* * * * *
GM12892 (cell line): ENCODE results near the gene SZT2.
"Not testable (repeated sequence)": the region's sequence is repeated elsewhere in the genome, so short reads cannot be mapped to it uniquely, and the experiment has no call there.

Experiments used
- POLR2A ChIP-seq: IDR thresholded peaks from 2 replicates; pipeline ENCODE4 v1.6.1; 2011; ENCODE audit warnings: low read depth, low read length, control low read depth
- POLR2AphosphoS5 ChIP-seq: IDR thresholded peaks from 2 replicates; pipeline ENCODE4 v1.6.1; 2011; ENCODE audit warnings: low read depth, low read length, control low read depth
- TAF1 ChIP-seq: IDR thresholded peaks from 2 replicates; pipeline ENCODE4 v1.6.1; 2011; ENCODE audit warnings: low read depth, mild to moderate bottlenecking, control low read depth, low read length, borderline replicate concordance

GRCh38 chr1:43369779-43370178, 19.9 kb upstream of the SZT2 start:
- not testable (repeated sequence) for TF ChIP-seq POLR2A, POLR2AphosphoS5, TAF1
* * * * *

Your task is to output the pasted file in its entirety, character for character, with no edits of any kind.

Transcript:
GM12892 (cell line): ENCODE results near the gene SZT2.
"Not testable (repeated sequence)": the region's sequence is repeated elsewhere in the genome, so short reads cannot be mapped to it uniquely, and the experiment has no call there.

Experiments used
- POLR2A ChIP-seq: IDR thresholded peaks from 2 replicates; pipeline ENCODE4 v1.6.1; 2011; ENCODE audit warnings: low read depth, low read length, control low read depth
- POLR2AphosphoS5 ChIP-seq: IDR thresholded peaks from 2 replicates; pipeline ENCODE4 v1.6.1; 2011; ENCODE audit warnings: low read depth, low read length, control low read depth
- TAF1 ChIP-seq: IDR thresholded peaks from 2 replicates; pipeline ENCODE4 v1.6.1; 2011; ENCODE audit warnings: low read depth, mild to moderate bottlenecking, control low read depth, low read length, borderline replicate concordance

GRCh38 chr1:43369779-43370178, 19.9 kb upstream of the SZT2 start:
- not testable (repeated sequence) for TF ChIP-seq POLR2A, POLR2AphosphoS5, TAF1